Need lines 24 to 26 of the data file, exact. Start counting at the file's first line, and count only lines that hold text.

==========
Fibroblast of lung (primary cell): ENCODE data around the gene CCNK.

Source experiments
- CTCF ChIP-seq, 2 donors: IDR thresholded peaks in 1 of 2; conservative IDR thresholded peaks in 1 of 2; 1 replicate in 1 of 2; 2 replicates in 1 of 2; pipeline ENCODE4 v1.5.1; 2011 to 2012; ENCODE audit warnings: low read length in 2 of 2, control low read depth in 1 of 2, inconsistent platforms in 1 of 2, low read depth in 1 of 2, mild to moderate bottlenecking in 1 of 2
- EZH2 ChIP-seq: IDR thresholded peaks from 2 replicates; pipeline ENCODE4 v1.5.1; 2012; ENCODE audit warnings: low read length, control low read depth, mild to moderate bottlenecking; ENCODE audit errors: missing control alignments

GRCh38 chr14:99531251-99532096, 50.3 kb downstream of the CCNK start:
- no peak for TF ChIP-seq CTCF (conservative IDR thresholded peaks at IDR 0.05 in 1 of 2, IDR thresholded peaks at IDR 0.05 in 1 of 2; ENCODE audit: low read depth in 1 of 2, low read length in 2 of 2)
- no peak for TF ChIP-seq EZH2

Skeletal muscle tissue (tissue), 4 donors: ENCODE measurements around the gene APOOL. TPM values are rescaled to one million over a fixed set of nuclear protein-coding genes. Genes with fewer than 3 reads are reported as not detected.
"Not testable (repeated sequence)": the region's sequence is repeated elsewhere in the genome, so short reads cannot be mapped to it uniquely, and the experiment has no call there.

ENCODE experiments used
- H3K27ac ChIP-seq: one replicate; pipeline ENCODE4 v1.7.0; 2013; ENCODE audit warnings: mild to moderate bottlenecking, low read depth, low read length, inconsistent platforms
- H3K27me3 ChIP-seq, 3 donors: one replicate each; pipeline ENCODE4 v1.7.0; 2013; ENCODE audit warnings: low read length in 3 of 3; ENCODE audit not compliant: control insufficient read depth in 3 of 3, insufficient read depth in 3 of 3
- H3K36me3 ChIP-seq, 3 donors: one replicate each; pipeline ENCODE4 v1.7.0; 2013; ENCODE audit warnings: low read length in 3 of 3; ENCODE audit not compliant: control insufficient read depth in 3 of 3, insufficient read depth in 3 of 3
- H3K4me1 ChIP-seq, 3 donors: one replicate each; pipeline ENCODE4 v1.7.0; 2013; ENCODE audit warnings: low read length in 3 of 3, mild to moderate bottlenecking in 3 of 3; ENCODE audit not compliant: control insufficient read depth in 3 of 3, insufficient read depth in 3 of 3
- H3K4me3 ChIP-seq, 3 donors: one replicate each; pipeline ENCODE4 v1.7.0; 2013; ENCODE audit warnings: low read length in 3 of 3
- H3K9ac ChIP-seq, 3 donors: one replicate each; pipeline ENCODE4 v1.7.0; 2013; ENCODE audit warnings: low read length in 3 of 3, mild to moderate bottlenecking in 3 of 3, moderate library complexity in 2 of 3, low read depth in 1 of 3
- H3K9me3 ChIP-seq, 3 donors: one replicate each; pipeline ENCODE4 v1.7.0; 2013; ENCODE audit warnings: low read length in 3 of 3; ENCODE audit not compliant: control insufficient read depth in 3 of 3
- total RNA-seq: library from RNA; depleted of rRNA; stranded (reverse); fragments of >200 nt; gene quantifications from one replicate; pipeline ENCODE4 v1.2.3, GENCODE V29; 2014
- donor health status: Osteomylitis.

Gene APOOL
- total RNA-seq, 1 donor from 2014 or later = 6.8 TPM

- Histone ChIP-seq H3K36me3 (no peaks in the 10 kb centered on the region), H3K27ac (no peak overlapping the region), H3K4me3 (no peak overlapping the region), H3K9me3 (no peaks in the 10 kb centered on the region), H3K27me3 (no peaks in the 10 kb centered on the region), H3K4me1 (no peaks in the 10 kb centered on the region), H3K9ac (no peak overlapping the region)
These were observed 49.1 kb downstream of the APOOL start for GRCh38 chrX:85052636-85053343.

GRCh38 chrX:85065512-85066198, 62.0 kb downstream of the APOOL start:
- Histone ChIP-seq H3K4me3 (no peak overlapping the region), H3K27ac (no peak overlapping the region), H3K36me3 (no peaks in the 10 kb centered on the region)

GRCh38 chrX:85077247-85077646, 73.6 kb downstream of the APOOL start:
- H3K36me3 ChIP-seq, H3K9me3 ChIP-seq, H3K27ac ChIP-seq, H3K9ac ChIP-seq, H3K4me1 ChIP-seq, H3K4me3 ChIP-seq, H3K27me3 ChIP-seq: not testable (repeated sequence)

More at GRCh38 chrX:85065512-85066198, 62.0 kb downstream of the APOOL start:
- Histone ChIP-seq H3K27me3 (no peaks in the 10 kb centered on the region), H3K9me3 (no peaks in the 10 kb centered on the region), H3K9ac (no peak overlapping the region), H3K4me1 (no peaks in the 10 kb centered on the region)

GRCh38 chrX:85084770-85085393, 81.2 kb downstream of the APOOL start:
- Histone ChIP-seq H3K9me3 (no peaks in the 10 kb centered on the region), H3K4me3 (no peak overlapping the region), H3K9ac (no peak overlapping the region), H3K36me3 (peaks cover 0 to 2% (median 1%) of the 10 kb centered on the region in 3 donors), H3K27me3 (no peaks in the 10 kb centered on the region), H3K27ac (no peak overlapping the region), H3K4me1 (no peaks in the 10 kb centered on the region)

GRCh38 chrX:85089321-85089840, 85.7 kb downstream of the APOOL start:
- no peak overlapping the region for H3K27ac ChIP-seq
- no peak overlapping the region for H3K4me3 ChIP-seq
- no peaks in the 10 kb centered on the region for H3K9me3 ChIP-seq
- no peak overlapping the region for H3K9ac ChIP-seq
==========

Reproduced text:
GRCh38 chrX:85065512-85066198, 62.0 kb downstream of the APOOL start:
- Histone ChIP-seq H3K4me3 (no peak overlapping the region), H3K27ac (no peak overlapping the region), H3K36me3 (no peaks in the 10 kb centered on the region)

GRCh38 chrX:85077247-85077646, 73.6 kb downstream of the APOOL start: